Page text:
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Types of Flowers Used in Flower Arrangements

By Antonia Sorin ; Updated September 21, 2017
Roses make good mass flowers in an arrangement.

Although the art of flower arranging may seem mystifying, use your own flowers to create visually interesting and beautiful displays employing the conventions used by professionals. Three types of flowers make up a floral arrangement. Combine them in different ways to create virtually any form, from the highly structured triangular to the looser minimal arrangements.

Mass Flowers

Mass flowers are the main display flowers of an arrangement. If you have ever seen a bouquet of roses with baby's breath included, the roses in the bouquet are the mass flowers. Mass flowers in an arrangement generally should call attention to themselves, either by color, size or frequency in the display. Tulips, lilies, roses, sunflowers, carnations, daffodils, daisies and orchids are all examples of flowers that work well as mass flowers in an arrangement, although your options are not limited to only those. Mass flowers are typically placed in an arrangement after the line flowers are placed, if line flowers are used.

Line Flowers

Line flowers are usually placed first in a floral arrangement and provide the overall shape of the display. Line flowers can be wired into place to make them conform to certain design ideas, such as wiring the stems to create a crescent-shaped arrangement. Good line flowers are typically longer and narrower in form than other flowers. For example, lavender, gladiolus and delphinium work well as line flowers.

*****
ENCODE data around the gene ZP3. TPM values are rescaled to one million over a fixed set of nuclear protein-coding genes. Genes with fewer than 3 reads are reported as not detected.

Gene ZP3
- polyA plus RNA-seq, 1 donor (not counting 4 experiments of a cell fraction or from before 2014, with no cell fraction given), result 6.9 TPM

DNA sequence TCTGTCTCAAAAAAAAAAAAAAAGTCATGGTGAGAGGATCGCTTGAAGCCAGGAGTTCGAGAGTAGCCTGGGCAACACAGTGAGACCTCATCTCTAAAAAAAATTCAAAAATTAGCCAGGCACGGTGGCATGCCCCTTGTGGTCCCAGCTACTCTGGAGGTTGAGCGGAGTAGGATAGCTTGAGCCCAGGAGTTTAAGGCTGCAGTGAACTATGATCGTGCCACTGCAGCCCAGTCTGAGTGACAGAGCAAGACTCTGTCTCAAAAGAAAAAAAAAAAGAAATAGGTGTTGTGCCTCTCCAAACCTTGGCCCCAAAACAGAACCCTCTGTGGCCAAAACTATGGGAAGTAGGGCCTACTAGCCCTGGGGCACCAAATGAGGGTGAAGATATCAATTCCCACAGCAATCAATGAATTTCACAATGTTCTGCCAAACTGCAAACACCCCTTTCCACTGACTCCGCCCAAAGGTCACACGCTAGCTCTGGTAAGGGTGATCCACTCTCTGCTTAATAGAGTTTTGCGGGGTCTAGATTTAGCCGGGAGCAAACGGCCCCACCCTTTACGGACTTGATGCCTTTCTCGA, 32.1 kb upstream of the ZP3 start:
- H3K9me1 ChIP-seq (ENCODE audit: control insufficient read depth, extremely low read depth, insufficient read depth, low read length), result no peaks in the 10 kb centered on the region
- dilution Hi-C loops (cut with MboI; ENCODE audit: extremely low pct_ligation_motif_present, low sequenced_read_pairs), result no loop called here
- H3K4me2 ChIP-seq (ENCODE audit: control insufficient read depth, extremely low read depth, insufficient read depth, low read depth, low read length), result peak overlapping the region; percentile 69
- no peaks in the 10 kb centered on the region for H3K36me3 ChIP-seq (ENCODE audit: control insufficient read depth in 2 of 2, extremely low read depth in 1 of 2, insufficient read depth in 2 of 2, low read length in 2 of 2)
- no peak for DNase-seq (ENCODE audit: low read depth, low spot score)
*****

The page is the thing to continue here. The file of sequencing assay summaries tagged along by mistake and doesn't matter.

Filler Flowers

Filler flowers do just what their name suggests: they fill out floral arrangements. Baby's breath is one of the most common filler flowers available, but any flower with small blooms that don't clash with the mass flowers works well. Use greenery for the same purpose, along with stems with small berries instead of flowers.


About the Author


Antonia Sorin started writing in 2004. She is an independent writer, filmmaker and motion graphics designer based in Raleigh, North Carolina. She has completed work for the Long Leaf Opera Company, the former Exploris Museum and the Leukemia and Lymphoma Society. She graduated from Thomas Edison State College in New Jersey with a Bachelor of Arts in communications.